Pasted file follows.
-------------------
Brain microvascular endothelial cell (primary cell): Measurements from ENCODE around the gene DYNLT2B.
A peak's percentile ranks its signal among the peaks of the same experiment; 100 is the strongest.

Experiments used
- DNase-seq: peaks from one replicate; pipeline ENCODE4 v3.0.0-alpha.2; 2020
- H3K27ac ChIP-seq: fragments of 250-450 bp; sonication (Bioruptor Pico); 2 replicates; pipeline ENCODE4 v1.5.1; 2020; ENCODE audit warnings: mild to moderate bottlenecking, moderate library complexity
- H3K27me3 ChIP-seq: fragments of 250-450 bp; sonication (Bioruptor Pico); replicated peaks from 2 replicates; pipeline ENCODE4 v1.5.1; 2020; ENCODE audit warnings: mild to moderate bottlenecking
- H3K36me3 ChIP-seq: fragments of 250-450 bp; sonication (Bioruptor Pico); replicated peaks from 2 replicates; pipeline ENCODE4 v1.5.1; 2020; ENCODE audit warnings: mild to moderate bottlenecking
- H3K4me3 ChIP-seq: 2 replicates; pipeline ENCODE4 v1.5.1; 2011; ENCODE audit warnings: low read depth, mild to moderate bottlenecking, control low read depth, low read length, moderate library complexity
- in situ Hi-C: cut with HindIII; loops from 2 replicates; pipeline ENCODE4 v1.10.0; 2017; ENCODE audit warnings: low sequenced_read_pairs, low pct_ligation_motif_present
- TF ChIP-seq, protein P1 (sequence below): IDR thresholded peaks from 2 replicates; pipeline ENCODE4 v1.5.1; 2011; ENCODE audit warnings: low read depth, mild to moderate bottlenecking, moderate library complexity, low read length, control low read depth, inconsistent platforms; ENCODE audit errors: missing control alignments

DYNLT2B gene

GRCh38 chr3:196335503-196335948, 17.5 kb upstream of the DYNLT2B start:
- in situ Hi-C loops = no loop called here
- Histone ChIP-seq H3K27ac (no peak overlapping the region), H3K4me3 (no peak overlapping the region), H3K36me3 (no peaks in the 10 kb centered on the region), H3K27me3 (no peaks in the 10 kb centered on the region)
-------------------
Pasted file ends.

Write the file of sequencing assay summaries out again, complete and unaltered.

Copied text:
Brain microvascular endothelial cell (primary cell): Measurements from ENCODE around the gene DYNLT2B.
A peak's percentile ranks its signal among the peaks of the same experiment; 100 is the strongest.

Experiments used
- DNase-seq: peaks from one replicate; pipeline ENCODE4 v3.0.0-alpha.2; 2020
- H3K27ac ChIP-seq: fragments of 250-450 bp; sonication (Bioruptor Pico); 2 replicates; pipeline ENCODE4 v1.5.1; 2020; ENCODE audit warnings: mild to moderate bottlenecking, moderate library complexity
- H3K27me3 ChIP-seq: fragments of 250-450 bp; sonication (Bioruptor Pico); replicated peaks from 2 replicates; pipeline ENCODE4 v1.5.1; 2020; ENCODE audit warnings: mild to moderate bottlenecking
- H3K36me3 ChIP-seq: fragments of 250-450 bp; sonication (Bioruptor Pico); replicated peaks from 2 replicates; pipeline ENCODE4 v1.5.1; 2020; ENCODE audit warnings: mild to moderate bottlenecking
- H3K4me3 ChIP-seq: 2 replicates; pipeline ENCODE4 v1.5.1; 2011; ENCODE audit warnings: low read depth, mild to moderate bottlenecking, control low read depth, low read length, moderate library complexity
- in situ Hi-C: cut with HindIII; loops from 2 replicates; pipeline ENCODE4 v1.10.0; 2017; ENCODE audit warnings: low sequenced_read_pairs, low pct_ligation_motif_present
- TF ChIP-seq, protein P1 (sequence below): IDR thresholded peaks from 2 replicates; pipeline ENCODE4 v1.5.1; 2011; ENCODE audit warnings: low read depth, mild to moderate bottlenecking, moderate library complexity, low read length, control low read depth, inconsistent platforms; ENCODE audit errors: missing control alignments

DYNLT2B gene

GRCh38 chr3:196335503-196335948, 17.5 kb upstream of the DYNLT2B start:
- in situ Hi-C loops = no loop called here
- Histone ChIP-seq H3K27ac (no peak overlapping the region), H3K4me3 (no peak overlapping the region), H3K36me3 (no peaks in the 10 kb centered on the region), H3K27me3 (no peaks in the 10 kb centered on the region)